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East of Eden by John Steinbeck – Book Review

Timshell! Thou Mayest.

            That’s the word that shall always ring in my head because of this book. East of Eden is a book which takes the old story of Cain and Abel from the Bible and puts it in the modern day. It is an epic about good and evil, about being a father and opportunity. It is one of those books that is nearly indescribable, and I won’t do justice to this masterpiece in this article.

            I read Of Mice and Men before and I was intrigued by the simplicity of that story. It wasn’t a long story (only about 100 pages) but it captured a certain message beautifully. East of Eden is longer, much longer (about 600 pages), but it needs every page for the story. There aren’t any unnecessary parts in this book, even though it might seem that way at first. Everything falls into place.

            The story is about the life of Adam Trask and the life in Salinas Valley between the American Civil War and the First World War. It is about the good and the evil that is inside all of us and the book shows this sometimes straightforwardly but also sometimes more obscure and sinister. Why? Because you can see evil when you look at it easily. An evil act is easy to spot. But the inherent evil inside someone; that might be hidden away. Hidden deep and nearly invisible. But if you look carefully, you’ll see the evil inside a person.

            The book makes the suggestion that evil also seduces even the best people and it is only those who have evil inside them who can see the elusiveness of evil, just because they have been touched by it. It does this in the form of Cathy, a pure psychopath with gorgeous looks. This is the most obvious example.

            I also found a new interpretation into the story of Cain and Abel. I’m not a religious person but old stories always intrigued me, mostly mythology; but if it’s a story with a great message I won’t pass it up. Cain and Abel are both competing for the favor of God. Abel is a shepherd and he gets God’s grace without any problem. God thanks him. But Cain, oh Cain is a farmer and when he sacrifices to God, God doesn’t think that’s enough. In rage of this rejection and in jealousy of his brother, Cain kills his own brother Abel.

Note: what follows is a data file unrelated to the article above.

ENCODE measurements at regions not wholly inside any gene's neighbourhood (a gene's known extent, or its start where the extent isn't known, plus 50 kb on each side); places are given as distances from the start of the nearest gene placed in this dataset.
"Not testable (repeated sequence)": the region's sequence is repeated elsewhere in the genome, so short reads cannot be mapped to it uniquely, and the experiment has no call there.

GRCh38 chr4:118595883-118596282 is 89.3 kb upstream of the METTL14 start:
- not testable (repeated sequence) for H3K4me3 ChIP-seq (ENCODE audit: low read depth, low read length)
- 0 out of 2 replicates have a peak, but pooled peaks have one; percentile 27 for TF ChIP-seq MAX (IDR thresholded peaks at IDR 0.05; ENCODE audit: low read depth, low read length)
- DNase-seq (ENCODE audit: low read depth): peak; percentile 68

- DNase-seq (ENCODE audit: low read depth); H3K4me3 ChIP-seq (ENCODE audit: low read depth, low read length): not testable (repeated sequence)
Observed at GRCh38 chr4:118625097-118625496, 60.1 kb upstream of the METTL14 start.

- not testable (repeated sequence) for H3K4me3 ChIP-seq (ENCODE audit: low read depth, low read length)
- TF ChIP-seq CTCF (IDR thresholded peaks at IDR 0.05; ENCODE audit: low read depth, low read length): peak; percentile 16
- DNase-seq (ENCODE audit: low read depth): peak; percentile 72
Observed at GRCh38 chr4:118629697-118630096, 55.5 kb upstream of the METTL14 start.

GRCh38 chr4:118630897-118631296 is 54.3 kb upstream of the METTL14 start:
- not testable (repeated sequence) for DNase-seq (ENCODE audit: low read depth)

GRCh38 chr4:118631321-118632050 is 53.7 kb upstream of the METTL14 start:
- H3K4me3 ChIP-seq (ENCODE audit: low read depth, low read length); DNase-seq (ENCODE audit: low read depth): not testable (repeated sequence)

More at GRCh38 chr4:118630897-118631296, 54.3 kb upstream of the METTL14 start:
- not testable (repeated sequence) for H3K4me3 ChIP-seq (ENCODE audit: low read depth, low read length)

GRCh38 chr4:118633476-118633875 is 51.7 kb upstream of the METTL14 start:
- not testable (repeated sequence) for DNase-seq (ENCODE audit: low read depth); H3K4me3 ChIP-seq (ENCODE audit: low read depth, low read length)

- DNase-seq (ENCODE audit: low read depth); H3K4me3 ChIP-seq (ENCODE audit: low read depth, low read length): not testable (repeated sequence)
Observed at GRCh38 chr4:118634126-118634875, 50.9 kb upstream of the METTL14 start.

Now why did God say to Cain that his sacrifice wasn’t enough? I think because God thought Cain could do better. Even though Cain might think he was doing his best, he wasn’t living up to his ideal (what God is). And his ideal knew this and said that he could do better. But instead of listening and putting in more effort and sacrifice, he rather wallowed into self-misery and envied his brother who was putting in the work, who was living up to his potential. And of jealousy killed him. But there is always a way out. We always have a choice. We might have evil in ourselves, but we can overcome it. We might not live up to our potential, but we can become better.

            Timshell! Thou Mayest.

            Honestly there is so much to tell about this book, but then I’ll have to spoil the story and truly I do not want to spoil this masterpiece for you. If you want to read one book this year, I suggest reading this book. You will not be disappointed. I changed my book ranking system because of this book, because I needed a higher standard to put this book on top. That should say something.

            Timshell! Thou Mayest

By elenchusphilosophy

I'm a Philosophy student in Belgium, trying to talk and write about ideas of all kinds of sorts.

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